At 11 a.m. Lois opened the door to the bedroom she and Pamela shared to see if her girlfriend was awake yet.
Pam was an inanimate lump in the bed, burrowed under the blue bedspread with only a few wisps of red hair showing bright against the white pillow. She’d turned her back to the daylight that filtered through the blinds.
Lois tiptoed up the edge of the bed and peered worriedly down at her girlfriend of almost a decade. From this perspective she could now see an inch or two of pale, freckled skin. “Pam,” she said softly. “Don’t you want to get up? It’s eleven already!”
Slowly Pamela turned, her face emerging from the crumpled sheets. One gray-green eye squinted at Lois. “What time is it?”
“Eleven,” Lois repeated.
“Well,” Pam turned fully over and blinked at the ceiling, “I guess I missed breakfast.”
The head buyer for women’s wear at Gruneman’s department store had been home for two-and-a-half weeks. The first week she’d been busy from morning until night, calling suppliers, rescheduling deliveries, conferring with other buyers, and “the gang in finance,” as she always referred to them. She’d jumped out of bed at 7:00 a.m. as usual, and scribbled notes in her planner while she drank her coffee and crunched on her dry toast. She’d even dressed for the office at first, putting on a paisley maxi dress with gold link belt and chartreuse scarf because it was, “Good for morale.” Lois had done the same and together they’d commuted to their Danish modern dining table, where they simultaneously donned headphones as they sat down and their separate workdays began. Lois, too, had remote meetings and phone calls conferring with the higher-ups at Sather and Stirling, the advertising agency where she was office manager.
But as Pam’s tasks turned grimmer—cancelling the deliveries she’d rescheduled, laying off the lingerie department, holding tense discussions with accounts payable—she’d dropped the work-wear for slacks and a sweater; at the last virtual meeting, when she and the other buyers were put on half-pay “until June when we reassess”, she’d simply covered her polka-dotted pajama top with a striped silk scarf. Lois knew then that Pamela was seriously perturbed—ordinarily she would never pair the two clashing patterns!
Now Gruneman’s doyenne of dressing hardly got out of her pajamas. She ate odd meals at odd hours—paté on ritz crackers, peanutbutter and honey sandwiches, olives or tunafish straight from the can. She spent her evenings sitting in front of the television and nursing a beer, watching the news, the same stories repeated at 6, 6:30, 10, 10:30, and 11. Once Lois had woken to find herself alone in bed. She’d crept out to the living room and there was Pam, on the couch, tears streaming down her face as she watched an old training video on bra-sizing.
Be patient, Lois had told herself. She’ll snap out of it. The stalwart office manager had kept the household running, standing in long lines for delicacies to tempt Pamela, and researching recipes as she attempted to recreate Pam’s favorite restaurant dishes—patty melts, veal piccata, steak tartare. She’d cleaned the house for the first time in years, finding a certain satisfaction in discovering that the skills she’s learned so long ago in Mrs. Grimes Dom Sci class were still intact.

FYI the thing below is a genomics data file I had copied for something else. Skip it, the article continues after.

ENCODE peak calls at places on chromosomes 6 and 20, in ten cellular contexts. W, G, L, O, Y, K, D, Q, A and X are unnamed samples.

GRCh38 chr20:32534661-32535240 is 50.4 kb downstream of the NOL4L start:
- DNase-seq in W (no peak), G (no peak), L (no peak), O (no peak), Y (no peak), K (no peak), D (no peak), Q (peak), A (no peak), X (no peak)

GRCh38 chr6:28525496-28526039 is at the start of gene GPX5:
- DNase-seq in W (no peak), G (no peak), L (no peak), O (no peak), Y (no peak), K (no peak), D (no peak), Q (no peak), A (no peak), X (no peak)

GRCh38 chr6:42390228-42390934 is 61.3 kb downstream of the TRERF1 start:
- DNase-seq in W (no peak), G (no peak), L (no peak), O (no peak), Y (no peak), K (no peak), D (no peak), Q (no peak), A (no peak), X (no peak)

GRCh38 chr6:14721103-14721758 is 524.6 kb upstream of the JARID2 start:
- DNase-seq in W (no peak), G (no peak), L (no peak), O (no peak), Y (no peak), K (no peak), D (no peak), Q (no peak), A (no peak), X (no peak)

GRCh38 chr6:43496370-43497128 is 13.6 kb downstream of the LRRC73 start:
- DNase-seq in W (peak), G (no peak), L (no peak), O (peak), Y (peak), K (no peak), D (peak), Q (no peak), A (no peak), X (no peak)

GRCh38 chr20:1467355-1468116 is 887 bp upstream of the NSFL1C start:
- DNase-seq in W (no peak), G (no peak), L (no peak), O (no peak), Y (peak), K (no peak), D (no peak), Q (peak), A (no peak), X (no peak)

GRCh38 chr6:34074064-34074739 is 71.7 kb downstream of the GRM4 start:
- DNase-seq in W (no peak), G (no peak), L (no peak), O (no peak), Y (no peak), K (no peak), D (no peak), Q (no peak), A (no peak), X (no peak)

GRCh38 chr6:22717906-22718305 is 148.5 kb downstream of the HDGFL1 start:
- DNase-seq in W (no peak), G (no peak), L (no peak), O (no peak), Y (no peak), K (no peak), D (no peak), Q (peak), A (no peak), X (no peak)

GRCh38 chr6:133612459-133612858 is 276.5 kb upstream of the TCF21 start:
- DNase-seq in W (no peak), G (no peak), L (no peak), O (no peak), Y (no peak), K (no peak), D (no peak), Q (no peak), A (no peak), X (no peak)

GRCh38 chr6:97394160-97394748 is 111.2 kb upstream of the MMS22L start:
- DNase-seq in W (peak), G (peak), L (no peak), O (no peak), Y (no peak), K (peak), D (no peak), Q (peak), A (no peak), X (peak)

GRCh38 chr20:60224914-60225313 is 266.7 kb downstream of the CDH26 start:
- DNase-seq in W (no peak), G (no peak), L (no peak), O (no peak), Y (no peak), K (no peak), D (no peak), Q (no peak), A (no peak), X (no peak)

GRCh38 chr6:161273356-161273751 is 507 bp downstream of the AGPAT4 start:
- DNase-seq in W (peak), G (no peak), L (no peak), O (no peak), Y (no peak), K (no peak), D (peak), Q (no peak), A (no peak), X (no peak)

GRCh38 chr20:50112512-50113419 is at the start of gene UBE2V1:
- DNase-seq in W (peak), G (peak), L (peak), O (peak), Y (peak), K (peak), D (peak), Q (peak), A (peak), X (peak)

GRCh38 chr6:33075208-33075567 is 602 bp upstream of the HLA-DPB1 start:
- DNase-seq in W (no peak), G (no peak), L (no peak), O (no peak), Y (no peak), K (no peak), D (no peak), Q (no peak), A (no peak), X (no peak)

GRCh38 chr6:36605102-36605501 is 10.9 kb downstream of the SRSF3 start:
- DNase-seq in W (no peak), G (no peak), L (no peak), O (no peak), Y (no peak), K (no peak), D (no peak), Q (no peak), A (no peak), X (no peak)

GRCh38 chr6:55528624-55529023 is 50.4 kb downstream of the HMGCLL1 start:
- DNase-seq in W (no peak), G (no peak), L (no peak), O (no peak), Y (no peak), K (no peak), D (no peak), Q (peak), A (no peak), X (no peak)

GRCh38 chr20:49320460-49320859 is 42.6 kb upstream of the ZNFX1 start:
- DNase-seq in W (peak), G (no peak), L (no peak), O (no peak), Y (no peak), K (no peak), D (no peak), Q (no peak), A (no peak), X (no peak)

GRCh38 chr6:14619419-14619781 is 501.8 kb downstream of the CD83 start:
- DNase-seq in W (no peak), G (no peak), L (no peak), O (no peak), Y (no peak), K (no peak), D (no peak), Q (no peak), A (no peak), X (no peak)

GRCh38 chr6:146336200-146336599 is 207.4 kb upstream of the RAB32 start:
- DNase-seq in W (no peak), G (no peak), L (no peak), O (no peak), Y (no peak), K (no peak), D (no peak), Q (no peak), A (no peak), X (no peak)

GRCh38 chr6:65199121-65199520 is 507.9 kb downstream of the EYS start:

And she’d had her own share of grim phonecalls as Sather and Stirling, their work reduced to a few food and detergent accounts (which hardly needed advertising), shut down and cutback. She’d reassured the despondent members of the typing pool that they’d have jobs “when this was all over” but she hardly believed it herself anymore. Mrs. Pierson, the managing partner, had retreated to her country house on Loon Lake; ensconced there with only an invalid friend, her cook, and a registered nurse, far from Bay City and its mounting rate of positive cases, she seemed to have forgotten the agency. Her new preoccupation was survival, and she pestered Lois with requests to order pedal-powered generators, gardening supplies, and cases of liquor, all to be expressed to her remote cabin.
“Do what you like, Lois,” she’d interrupted, when Lois queried her about mundane details such as payroll and print bills. “These are end times, mark my words. End times.”
Lois had no energy to argue with apocalypse-minded executive. Her primary concern was Pamela. It was painful to watch her once sturdy sweetheart wasting away under pandemic strain. Now, as Pamela slowly sat up, Lois noted the blue shadows under her eyes, the way the polka-dotted pajamas hung loosely about her torso. Why, if the dreaded virus did make it past the barricade of precautions Lois had taken, the dozens of daily handwashing, the plastic-curtained “decontamination zone” in the entryway, where she put mail, packages, and grocery bags, the gloves and the masks, the sanitizers, the stocked freezer that had made it unnecessary to leave the surgically sterile apartment for the past two weeks…if somehow a speck of virus made it through and leapt to Pam’s hand, and then to the eye Pam was now rubbing—why, the once respected retailer would simply crumple under the infection like an overused tissue!
“Pam!” Anxiety made Lois’s voice sharp. “Get up! I’m going to make you eggs, bacon, toast, a fresh pot of coffee, and you’re going to eat them all! And then—”
“And then what?” Pam challenged her, pushing back the tangle of over-grown hair from her face.
“And then we’re going to cut your hair!” Lois declared.
Next: Maxie Can’t Keep Her Distance
The gregarious girl is jonesing for her old social life, and her scofflaw tendencies are driving Phyllis wild! Is social pressure enough to teach Madcap Maxie to toe the health department line, or are sterner measures needed?